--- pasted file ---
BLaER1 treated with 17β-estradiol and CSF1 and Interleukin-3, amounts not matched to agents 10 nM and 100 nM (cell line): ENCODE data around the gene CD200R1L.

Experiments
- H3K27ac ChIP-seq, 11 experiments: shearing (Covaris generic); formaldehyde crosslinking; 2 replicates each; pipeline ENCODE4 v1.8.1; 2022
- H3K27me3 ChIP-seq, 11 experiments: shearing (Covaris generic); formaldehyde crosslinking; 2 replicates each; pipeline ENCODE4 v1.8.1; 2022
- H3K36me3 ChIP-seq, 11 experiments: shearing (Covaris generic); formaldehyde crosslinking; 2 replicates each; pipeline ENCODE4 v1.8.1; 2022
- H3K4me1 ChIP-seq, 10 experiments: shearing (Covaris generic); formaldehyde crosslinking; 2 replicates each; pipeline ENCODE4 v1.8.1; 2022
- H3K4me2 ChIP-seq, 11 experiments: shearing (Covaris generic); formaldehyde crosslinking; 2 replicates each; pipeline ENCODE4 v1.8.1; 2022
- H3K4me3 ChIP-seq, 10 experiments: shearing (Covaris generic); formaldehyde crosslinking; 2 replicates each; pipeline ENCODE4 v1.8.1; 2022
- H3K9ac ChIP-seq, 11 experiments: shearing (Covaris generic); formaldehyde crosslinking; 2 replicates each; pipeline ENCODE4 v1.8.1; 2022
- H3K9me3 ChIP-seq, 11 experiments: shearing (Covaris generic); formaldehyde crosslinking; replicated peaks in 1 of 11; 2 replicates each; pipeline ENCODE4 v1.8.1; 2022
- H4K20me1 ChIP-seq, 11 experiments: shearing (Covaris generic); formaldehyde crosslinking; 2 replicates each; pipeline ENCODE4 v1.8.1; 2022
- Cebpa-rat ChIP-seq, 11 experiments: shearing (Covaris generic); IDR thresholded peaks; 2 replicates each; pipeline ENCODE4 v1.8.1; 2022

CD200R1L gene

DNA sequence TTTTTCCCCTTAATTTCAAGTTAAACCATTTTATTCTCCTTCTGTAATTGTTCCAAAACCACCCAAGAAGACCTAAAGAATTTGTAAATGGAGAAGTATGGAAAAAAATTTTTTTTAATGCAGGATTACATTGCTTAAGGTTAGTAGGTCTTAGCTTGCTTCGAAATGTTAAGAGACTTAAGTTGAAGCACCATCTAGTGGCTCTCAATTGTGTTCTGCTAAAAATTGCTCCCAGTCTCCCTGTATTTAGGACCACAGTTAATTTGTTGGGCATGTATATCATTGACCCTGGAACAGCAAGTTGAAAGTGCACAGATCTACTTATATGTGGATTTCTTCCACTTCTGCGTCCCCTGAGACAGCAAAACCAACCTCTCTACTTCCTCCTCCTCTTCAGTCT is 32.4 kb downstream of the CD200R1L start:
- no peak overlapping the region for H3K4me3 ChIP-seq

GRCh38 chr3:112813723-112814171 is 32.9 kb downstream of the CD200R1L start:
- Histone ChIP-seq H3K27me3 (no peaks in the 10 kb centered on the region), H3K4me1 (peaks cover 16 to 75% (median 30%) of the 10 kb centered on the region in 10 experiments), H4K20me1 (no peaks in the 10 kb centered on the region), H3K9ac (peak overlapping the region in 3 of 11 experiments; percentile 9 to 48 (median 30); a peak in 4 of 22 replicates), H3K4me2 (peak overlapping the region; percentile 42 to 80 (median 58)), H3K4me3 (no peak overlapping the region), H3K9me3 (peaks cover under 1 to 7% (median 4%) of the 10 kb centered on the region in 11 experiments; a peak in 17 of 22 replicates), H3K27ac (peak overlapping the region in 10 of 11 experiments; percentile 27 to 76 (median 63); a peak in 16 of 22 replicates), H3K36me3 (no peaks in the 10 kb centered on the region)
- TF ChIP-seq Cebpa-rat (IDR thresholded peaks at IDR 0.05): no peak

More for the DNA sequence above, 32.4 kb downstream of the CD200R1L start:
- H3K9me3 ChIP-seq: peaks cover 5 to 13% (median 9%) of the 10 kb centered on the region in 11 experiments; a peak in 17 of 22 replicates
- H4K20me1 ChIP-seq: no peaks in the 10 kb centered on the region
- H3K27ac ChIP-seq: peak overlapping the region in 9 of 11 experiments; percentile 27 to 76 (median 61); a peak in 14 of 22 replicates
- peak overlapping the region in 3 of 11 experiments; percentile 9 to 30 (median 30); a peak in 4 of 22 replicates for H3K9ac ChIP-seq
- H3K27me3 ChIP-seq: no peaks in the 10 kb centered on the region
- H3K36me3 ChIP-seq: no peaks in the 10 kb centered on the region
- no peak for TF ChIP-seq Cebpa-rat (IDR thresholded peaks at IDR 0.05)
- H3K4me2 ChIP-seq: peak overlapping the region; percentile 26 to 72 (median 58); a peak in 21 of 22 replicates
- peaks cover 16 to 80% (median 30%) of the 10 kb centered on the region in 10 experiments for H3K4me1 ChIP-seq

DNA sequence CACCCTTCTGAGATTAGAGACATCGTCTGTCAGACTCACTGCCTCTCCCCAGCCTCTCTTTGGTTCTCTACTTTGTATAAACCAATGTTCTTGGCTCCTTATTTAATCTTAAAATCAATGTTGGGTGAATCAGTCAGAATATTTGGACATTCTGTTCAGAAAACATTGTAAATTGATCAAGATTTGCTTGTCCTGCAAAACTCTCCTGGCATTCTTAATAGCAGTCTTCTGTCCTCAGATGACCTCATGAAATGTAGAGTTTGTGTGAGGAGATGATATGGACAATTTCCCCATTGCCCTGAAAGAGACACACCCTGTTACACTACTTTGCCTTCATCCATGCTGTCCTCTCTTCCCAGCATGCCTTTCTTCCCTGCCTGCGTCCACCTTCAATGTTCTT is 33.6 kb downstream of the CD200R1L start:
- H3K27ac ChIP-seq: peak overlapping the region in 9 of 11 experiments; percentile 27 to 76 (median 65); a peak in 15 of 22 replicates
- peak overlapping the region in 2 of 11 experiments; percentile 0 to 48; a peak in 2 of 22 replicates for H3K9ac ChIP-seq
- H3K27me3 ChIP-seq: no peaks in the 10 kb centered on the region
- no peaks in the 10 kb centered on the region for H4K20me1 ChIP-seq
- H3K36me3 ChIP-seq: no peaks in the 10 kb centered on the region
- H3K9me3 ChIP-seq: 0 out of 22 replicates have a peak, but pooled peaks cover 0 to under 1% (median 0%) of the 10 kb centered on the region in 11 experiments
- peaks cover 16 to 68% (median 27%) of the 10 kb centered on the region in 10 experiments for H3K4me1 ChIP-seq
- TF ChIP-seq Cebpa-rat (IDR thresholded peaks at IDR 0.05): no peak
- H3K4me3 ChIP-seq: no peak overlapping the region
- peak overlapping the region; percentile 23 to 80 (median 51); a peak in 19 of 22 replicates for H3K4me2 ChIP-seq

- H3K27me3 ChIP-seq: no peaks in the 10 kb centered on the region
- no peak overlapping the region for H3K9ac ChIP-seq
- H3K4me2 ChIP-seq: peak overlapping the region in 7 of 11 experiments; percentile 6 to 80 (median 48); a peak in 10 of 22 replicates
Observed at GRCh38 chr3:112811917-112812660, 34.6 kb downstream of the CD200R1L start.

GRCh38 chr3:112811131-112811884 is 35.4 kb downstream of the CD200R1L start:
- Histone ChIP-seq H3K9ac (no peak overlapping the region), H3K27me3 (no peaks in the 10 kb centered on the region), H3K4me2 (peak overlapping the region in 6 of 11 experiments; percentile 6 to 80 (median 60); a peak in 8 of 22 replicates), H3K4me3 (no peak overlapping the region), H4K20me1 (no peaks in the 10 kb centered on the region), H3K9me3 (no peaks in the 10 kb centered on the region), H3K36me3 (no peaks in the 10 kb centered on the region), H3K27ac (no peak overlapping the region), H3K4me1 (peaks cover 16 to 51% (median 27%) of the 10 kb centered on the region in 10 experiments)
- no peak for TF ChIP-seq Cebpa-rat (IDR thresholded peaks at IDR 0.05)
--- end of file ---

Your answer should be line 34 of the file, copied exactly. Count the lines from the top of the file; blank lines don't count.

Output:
- H3K36me3 ChIP-seq: no peaks in the 10 kb centered on the region